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Today in the Mission Yearbook

Old school, new school

 

Christian educators and other leaders are using every tool to reach children and their families during pandemic

August 10, 2020

Children using weekly Sunday School materials e-mailed to families by The Presbyterian Church of Bowling Green, Kentucky. (Photo by Leslee Kirkconnell)

When members of the Christian Education Committee at Pisgah Presbyterian Church in Versailles, Kentucky, met to discuss options for their children during the pandemic, they decided to try something radical.

Knowing most church families have at least one parent (sometimes both) working from home while trying to home school their children — and that if kids spied one more thing to study, they might run — the committee went old school.

Pisgah is sending letters in a packet sent to each child. Inside is a biblical story featuring a character who must overcome a great struggle. Included are optional family discussion topics, such as how the story relates to what family members are experiencing now.

Callie Northern, Pisgah’s director of Children & Family Ministries, said they want each family member to know that “God is always with us.” To help them believe and trust this, the letter also includes optional activities for families to build the story together — with play dough, drawings and ways to act it out.

“Several parents have been very appreciative of the letters,” she said. “One family said they love giving the lessons to their children’s grandparents to study together.”

Pisgah’s old-school approach is just one of the many creative ways that Presbyterian Church (U.S.A.) congregations and worshiping communities are reaching out to children, youth and their families during this critical time. Other examples:

First Presbyterian Church in Kalamazoo, Michigan, started two online youth groups for grades 4–6 and 7–12. During check-in, the Rev. Chrissy Westbury, the church’s associate pastor, asks for their “roses and thorns,” giving them the opportunity to share their fears and concerns — and what they found hopeful. “If we can’t be there for them during what will be a defining and traumatizing moment in their lives,” Westbury said, “how can we expect them to find any relevance in the church?”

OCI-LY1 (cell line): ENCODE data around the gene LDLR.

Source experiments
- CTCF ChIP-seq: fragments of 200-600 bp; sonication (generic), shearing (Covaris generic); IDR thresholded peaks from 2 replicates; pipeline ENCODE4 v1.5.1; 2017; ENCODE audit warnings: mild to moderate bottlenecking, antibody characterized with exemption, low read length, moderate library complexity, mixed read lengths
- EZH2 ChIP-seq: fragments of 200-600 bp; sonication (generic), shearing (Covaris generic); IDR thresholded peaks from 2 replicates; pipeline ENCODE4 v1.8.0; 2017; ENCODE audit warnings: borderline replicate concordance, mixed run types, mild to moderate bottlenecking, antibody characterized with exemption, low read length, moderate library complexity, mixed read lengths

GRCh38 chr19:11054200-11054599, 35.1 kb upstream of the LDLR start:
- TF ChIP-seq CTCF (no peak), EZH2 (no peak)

Youth at The Presbyterian Church of Bowling Green, Kentucky, are writing notes to isolated members of the church. In addition to meeting weekly online, they’re discussing activities they can do when separated, like a virtual movie night. With a particular browser add-on, everyone can watch and chat in real time together about the movie. “We’re also emailing weekly ‘grace and gratitude’ multi-age (curricula) to all family members,” said Leslee Kirkconnell, the church’s director of Christian education. “This is an excellent time to help parents be the primary faith educators we know them to be.”

First Presbyterian Church in Hollywood, Florida, features lessons for young children on its Learning Center YouTube channel. They also have weekly online Waumba Worship for young families and young adults (“Waumba” means “Creator” in Swahili).

Certified Christian educator Jenna Campbell of First Presbyterian Church in Stillwater, Oklahoma, has constructed a website containing helpful resources for parents, children and youth on topics including family life and seasons in the life of the church.

An intergenerational collaborative effort at Memorial Presbyterian Church in Midland, Michigan, among the church’s chancel choir, two local high schools and Central Michigan University led to people in each group singing together Handel’s “Hallelujah Chorus” on Easter Sunday. Memorial’s senior pastor, the Rev. Matt Schramm, and the director of Worship and Arts, Megan Farison, joined in. Watch the video stitched together by MPC’s worship intern, Elijah Schweikert.

The Presbyterian Mission Agency’s associate coordinator for Christian Formation, Stephanie Fritz, said she’s amazed at how educators and faith formation leaders across the denomination have been resourcing and leading faith communities. She said many are looking ahead to summer to find alternatives to Vacation Bible School and traditional mission trips.

“We need to look at them as leading the conversation about how our churches and faith communities will look different as we emerge from this,” Fritz said.

Paul Seebeck, Communications Strategist, Presbyterian Mission Agency

Today’s Focus:  Reaching Children During Pandemic

Let us join in prayer for: 

PC(USA) Agencies’ Staff
Mike Kirk, Administrative Services Group (A Corp)
Stacie Kizer, Presbyterian Publishing Corporation

Let us pray:

Lord, we thank you for those who weather the storms and take on risk and sacrifice to reach the least. May your blessing and protection be always on them as they live out your example. Amen.